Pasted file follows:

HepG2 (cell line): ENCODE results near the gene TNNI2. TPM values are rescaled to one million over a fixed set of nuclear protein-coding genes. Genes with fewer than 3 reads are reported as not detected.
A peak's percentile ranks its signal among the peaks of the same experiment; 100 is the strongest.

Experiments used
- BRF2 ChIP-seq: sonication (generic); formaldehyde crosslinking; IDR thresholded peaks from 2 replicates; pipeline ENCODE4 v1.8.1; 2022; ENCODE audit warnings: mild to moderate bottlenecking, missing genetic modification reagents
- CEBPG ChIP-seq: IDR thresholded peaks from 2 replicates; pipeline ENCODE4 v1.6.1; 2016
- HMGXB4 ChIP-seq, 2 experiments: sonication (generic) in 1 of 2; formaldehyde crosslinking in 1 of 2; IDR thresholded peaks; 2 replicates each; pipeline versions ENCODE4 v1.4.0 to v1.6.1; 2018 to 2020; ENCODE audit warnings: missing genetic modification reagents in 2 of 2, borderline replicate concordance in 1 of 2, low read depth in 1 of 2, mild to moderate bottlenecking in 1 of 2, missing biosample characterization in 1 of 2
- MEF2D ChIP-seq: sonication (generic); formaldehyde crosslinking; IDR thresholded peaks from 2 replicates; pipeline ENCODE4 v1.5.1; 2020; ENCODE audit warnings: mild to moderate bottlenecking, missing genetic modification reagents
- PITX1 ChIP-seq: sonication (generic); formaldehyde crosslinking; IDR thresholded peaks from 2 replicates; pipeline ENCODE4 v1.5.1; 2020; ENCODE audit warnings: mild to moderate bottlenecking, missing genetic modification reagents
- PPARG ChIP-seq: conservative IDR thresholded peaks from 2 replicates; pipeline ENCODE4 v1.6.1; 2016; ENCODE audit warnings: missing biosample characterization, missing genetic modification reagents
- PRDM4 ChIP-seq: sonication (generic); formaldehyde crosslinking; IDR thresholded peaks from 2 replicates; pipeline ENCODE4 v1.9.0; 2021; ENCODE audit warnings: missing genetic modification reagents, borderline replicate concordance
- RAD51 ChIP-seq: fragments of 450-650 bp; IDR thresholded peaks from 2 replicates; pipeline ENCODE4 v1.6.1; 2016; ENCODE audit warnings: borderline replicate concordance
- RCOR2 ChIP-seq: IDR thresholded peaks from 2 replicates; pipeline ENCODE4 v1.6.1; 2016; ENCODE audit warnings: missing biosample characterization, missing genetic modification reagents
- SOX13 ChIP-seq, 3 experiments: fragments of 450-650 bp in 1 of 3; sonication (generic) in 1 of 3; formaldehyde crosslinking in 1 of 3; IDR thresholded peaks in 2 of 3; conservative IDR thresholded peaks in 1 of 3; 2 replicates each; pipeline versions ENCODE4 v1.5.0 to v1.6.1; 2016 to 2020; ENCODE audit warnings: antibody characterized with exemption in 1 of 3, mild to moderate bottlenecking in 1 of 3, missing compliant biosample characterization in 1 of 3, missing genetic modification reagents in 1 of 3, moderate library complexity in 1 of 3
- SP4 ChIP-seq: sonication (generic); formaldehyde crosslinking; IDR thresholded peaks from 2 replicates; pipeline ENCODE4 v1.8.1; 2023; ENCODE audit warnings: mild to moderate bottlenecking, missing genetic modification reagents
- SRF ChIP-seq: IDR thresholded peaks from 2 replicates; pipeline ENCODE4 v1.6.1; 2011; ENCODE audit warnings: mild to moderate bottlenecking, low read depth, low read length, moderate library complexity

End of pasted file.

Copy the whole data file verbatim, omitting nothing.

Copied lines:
HepG2 (cell line): ENCODE results near the gene TNNI2. TPM values are rescaled to one million over a fixed set of nuclear protein-coding genes. Genes with fewer than 3 reads are reported as not detected.
A peak's percentile ranks its signal among the peaks of the same experiment; 100 is the strongest.

Experiments used
- BRF2 ChIP-seq: sonication (generic); formaldehyde crosslinking; IDR thresholded peaks from 2 replicates; pipeline ENCODE4 v1.8.1; 2022; ENCODE audit warnings: mild to moderate bottlenecking, missing genetic modification reagents
- CEBPG ChIP-seq: IDR thresholded peaks from 2 replicates; pipeline ENCODE4 v1.6.1; 2016
- HMGXB4 ChIP-seq, 2 experiments: sonication (generic) in 1 of 2; formaldehyde crosslinking in 1 of 2; IDR thresholded peaks; 2 replicates each; pipeline versions ENCODE4 v1.4.0 to v1.6.1; 2018 to 2020; ENCODE audit warnings: missing genetic modification reagents in 2 of 2, borderline replicate concordance in 1 of 2, low read depth in 1 of 2, mild to moderate bottlenecking in 1 of 2, missing biosample characterization in 1 of 2
- MEF2D ChIP-seq: sonication (generic); formaldehyde crosslinking; IDR thresholded peaks from 2 replicates; pipeline ENCODE4 v1.5.1; 2020; ENCODE audit warnings: mild to moderate bottlenecking, missing genetic modification reagents
- PITX1 ChIP-seq: sonication (generic); formaldehyde crosslinking; IDR thresholded peaks from 2 replicates; pipeline ENCODE4 v1.5.1; 2020; ENCODE audit warnings: mild to moderate bottlenecking, missing genetic modification reagents
- PPARG ChIP-seq: conservative IDR thresholded peaks from 2 replicates; pipeline ENCODE4 v1.6.1; 2016; ENCODE audit warnings: missing biosample characterization, missing genetic modification reagents
- PRDM4 ChIP-seq: sonication (generic); formaldehyde crosslinking; IDR thresholded peaks from 2 replicates; pipeline ENCODE4 v1.9.0; 2021; ENCODE audit warnings: missing genetic modification reagents, borderline replicate concordance
- RAD51 ChIP-seq: fragments of 450-650 bp; IDR thresholded peaks from 2 replicates; pipeline ENCODE4 v1.6.1; 2016; ENCODE audit warnings: borderline replicate concordance
- RCOR2 ChIP-seq: IDR thresholded peaks from 2 replicates; pipeline ENCODE4 v1.6.1; 2016; ENCODE audit warnings: missing biosample characterization, missing genetic modification reagents
- SOX13 ChIP-seq, 3 experiments: fragments of 450-650 bp in 1 of 3; sonication (generic) in 1 of 3; formaldehyde crosslinking in 1 of 3; IDR thresholded peaks in 2 of 3; conservative IDR thresholded peaks in 1 of 3; 2 replicates each; pipeline versions ENCODE4 v1.5.0 to v1.6.1; 2016 to 2020; ENCODE audit warnings: antibody characterized with exemption in 1 of 3, mild to moderate bottlenecking in 1 of 3, missing compliant biosample characterization in 1 of 3, missing genetic modification reagents in 1 of 3, moderate library complexity in 1 of 3
- SP4 ChIP-seq: sonication (generic); formaldehyde crosslinking; IDR thresholded peaks from 2 replicates; pipeline ENCODE4 v1.8.1; 2023; ENCODE audit warnings: mild to moderate bottlenecking, missing genetic modification reagents
- SRF ChIP-seq: IDR thresholded peaks from 2 replicates; pipeline ENCODE4 v1.6.1; 2011; ENCODE audit warnings: mild to moderate bottlenecking, low read depth, low read length, moderate library complexity